Active Composite Panel Smart Structures with Simultaneous Precision Positioning and Vibration Control

Description Active Composite Panels (ACPs) are used in form of beams and plates to provide precision positioning, vibration suppression and control, or both at the same time, i.e. simultaneous precision positioning and vibration control. Depending on the applications and needs for ACPs, either surface-mounted or embedded ACPs are needed. While producing ACPs with surface-mounted piezoelectric sensors and actuators has been achieved, effectively embedding these devices within composite structures is a challenge still under research. In addition, to date, no established technique has been introduced to manufacture these ACPs. While some attempts have been made on the development of ACPs with embedded sensors and actuators within fiber glass-based composites, no work has addressed this technology for carbon-based composites, and also with simultaneous vibration suppression and precision positioning capabilities, using techniques we introduced here. It should be noted that carbon fiber-based ACPs with embedded sensors and actuators are electrically conductive and hence are more challenging to produce than their fiber glass-based composite couterparts where fiber glass is not conductive electrically. Electrically conductive fibers such as carbon fibers, if not treated properly during the sensors and actuators embedding manufacturing process, can cause short circuits and destroy the functionality of the sensors and actuators, and hence render the active structure passive.

Researchers at the University of Hawaii Department of Mechanical Engineering have discovered novel methods for manufacturing ACPs with simultaneous precision positioning and vibration control using piezoelectric patches as sensors and actuators embedded within carbon-based composites. The method employs three different techniques. The manufactured ACPs have been tested to demonstrate their successful performance.

In most applications, piezoelectric patches are normally placed close to the surface to maximize their distance from the neutral axis of the panel and to maximize their effectiveness in bending. Therefore, the number of the plies on top of the piezo is minimum and can be cut with small circular cuts to take the wires attached to the piezoelectric patch leads out of the panel with little to no mechanical degradation in the performance of the panel due to the introduction of cut-holes. Therefore in these cases, the wires can be taken out through cut-holes.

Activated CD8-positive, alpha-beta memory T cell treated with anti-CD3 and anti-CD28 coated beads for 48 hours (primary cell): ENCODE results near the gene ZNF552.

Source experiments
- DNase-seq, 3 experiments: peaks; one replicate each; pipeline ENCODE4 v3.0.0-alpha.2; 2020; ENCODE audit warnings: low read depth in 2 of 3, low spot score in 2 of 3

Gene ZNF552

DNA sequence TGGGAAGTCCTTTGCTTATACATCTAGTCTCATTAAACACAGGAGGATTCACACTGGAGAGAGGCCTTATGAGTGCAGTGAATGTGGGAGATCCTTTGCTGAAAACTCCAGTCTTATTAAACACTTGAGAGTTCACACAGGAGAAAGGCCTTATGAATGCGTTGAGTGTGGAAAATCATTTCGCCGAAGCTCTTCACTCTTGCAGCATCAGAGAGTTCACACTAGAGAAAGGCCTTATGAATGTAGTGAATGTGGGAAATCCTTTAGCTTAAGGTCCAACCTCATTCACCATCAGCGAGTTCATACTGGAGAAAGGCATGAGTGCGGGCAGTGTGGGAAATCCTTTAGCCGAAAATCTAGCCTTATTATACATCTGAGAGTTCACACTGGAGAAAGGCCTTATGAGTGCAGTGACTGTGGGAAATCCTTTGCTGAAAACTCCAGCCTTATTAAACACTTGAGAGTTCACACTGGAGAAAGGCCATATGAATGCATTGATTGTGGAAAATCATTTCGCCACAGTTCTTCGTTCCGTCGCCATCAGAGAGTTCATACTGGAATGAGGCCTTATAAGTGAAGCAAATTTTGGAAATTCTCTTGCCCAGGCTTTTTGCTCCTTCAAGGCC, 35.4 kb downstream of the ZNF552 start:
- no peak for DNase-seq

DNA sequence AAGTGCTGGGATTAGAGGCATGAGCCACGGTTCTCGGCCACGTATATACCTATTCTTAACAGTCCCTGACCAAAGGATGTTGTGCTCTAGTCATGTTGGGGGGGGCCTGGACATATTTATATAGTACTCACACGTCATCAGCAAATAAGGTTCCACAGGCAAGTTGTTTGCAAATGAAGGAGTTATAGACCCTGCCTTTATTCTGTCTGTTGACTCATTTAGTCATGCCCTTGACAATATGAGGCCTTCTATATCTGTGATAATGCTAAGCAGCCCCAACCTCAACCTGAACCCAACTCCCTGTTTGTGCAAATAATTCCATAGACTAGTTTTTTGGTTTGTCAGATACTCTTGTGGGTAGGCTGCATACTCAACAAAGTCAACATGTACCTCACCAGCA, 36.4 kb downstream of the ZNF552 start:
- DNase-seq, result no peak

Part I (Wires out by Cut-Holes) of the University of Hawaii researchers’ work is on the manufacturing steps for the embedding technique by taking the wires out using the cut-holes technique for the panels where the piezo patch is located close to the surface, and the cut-holes through a few plies on top (and bottom) do not degrade the performance of the composite panels due to the introduction of the cut-holes. If the piezos are located farther away from the panel surfaces such that quite a few panels need to be cut to get the wires out, the cuts may seriously degrade the mechanical performance of the composite panels due to the introduction of the holes through many plies by creating stress concentrations. In this case, the researchers have found ways to remedy this problem. First, the wires can be attached to the piezo, and then taken out through molded-in holes, which is given in Part II (Wires out by Molded-in Holes). It should be mentioned that in using technique I (given in Part I), the attaching of the wires and their later repair are easily done. To remedy the drawbacks with technique I (if too many plies have to be cut and stress concentration is a problem) and technique II (where later repair is not easily possible), Part III (Wires out by Embedding) was developed; it solves all above mentioned problems.

Applications Smart skin in jet fighters Smart blades in helicopters Smart reflector dish for optical and communicational antenna Acoustic control of shells and torpedoes Micro-aerial vehicles Hexapods and tripods Main Advantages Provides simultaneous vibration suppression and precision positioning capabilities The sensors and actuators are embedded and well integrated within the composite structures with carbon fibers that are electrically conductive The possibility of sensor and actuator damages are minimized Introduces various techniques to embed sensors and actuators in carbon-based composites for a variety of applications and needs, with advantages and disadvantages of each technique tabulated.

Type of Offer: Licensing

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